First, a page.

where k denotes the horizontal wavenumber vector.

The Stokes drift forcing fields for the idealized cases were similarly generated with WAVEWATCH III, but assuming an unlimited fetch (i.e., single grid point) forcing the wave spectrum with the idealized time varying wind.

Two examples of directional wave spectra and Stokes drift profiles are shown in Fig. 2 to illustrate how these calculations account not only for transient wind forcing, but also for remotely generated swell. In the first, at hour 19 of the June cases, the broad spectral peak is due to low-frequency swell propagating to east-northeast (Fig. 2a) that gives the Stokes drift below 20 m (Fig. 2c). Above, the local wind waves developing in response to increasing wind to the southeast, cause the Stokes drift to veer toward the wind direction, though at the surface there is still a misalignment of about 20°. In the second example, from 12 h later, the still increasing winds reduce this misalignment, deepen the veering (Fig. 2d), and broaden the spectral peak in both direction and frequency (Fig. 2b). At both times the veering of the Stokes shear is well resolved by 25 grid points in the upper 10 m and captured in μS3 by the dot product in (11).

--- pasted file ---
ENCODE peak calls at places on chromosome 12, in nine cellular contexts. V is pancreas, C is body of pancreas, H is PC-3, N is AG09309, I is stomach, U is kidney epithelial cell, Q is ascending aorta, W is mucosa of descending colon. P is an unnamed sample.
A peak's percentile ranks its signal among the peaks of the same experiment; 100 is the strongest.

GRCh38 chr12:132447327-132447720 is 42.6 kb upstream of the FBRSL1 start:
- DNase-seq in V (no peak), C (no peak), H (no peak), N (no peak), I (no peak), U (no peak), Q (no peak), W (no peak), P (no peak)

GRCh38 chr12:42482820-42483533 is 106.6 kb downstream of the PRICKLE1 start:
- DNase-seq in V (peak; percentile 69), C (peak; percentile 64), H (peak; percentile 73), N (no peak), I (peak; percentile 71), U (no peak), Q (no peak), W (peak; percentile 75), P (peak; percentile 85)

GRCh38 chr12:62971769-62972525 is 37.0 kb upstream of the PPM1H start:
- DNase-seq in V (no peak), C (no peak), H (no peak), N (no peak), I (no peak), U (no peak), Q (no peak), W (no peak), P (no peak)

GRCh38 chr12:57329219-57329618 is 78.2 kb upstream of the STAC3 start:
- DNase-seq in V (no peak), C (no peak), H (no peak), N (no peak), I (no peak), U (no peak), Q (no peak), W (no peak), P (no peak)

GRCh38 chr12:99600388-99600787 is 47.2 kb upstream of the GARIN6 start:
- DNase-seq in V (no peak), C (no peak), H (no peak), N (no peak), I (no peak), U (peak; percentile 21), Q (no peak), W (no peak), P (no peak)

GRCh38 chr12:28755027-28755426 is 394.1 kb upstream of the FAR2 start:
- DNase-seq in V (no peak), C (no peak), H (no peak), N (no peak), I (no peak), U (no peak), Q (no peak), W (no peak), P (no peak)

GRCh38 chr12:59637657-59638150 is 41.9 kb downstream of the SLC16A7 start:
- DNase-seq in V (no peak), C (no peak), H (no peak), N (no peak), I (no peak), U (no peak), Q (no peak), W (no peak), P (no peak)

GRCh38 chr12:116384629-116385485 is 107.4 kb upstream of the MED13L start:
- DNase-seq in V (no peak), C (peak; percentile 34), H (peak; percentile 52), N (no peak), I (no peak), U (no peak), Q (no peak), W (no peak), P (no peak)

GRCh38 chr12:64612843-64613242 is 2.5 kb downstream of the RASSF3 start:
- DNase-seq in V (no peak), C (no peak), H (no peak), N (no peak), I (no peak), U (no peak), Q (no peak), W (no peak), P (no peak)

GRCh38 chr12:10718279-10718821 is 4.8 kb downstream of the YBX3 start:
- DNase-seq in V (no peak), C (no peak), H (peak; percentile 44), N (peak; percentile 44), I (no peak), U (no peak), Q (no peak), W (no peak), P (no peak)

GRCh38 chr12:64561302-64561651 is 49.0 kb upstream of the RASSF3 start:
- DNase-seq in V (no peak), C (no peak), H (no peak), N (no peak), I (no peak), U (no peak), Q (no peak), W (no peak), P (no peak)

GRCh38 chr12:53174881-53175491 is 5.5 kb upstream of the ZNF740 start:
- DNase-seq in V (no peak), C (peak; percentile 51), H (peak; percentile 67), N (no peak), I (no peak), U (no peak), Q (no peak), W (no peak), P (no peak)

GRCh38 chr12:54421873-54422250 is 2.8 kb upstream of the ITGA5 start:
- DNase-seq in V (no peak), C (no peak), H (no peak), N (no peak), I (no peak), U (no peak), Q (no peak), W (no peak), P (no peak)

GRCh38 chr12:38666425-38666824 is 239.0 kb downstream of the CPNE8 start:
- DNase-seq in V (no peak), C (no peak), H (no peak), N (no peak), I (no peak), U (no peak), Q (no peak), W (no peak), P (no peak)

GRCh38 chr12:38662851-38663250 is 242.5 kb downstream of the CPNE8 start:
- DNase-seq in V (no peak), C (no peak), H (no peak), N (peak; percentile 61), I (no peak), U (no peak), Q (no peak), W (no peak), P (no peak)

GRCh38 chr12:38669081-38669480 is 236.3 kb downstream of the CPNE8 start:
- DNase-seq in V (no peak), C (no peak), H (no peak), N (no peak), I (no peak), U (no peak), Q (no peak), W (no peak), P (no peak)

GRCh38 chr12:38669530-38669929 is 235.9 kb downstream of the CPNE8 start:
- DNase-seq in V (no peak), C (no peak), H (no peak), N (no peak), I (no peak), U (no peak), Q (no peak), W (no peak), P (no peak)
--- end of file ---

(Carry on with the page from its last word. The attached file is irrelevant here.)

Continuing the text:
Fig. 2.
Fig. 2.

Combined local plus low-frequency wave states at SOFS on 8 Jun 2010: (a) logarithm of the spectral power F (m2 s rad−2), at hour 19 of JunS; (b) as in (a), but for hour 31; (c) Stokes drift vectors US at hour 19 corresponding to (a), with magnitudes normalized by u* on a log scale at depths down to 100 m, where the magnitude of the surface (red) Stokes drift is La−2; and (d) Stokes drift vectors at hour 31, corresponding to (b). The black arrows are in the direction of the observed SOFS wind.

Citation: Journal of Physical Oceanography 49, 8; 10.1175/JPO-D-18-0066.1

c. Boundary layer depths

Beginning about 11 h prior to the start of the April LES, there are seven ARGO profiles to 300-m depth at intervals of about 8 h (roughly half an inertial period), and distances from 7 to 30 km from SOFS. These profiles provide the LES initial conditions and some validation (section 2d). For both purposes consecutive profiles are averaged to reduce adiabatic signals due to inertial motions.